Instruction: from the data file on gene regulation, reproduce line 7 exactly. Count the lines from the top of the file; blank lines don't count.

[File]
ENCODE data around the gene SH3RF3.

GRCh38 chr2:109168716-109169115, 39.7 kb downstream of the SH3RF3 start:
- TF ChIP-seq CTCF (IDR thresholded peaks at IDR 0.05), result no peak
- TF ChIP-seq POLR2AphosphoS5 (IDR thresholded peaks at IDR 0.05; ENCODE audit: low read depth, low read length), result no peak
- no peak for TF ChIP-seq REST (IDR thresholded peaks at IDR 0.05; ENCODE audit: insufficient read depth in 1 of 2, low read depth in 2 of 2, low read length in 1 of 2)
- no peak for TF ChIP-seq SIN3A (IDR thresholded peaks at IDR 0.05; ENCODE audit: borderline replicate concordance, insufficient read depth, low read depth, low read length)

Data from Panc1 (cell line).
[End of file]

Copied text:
Data from Panc1 (cell line).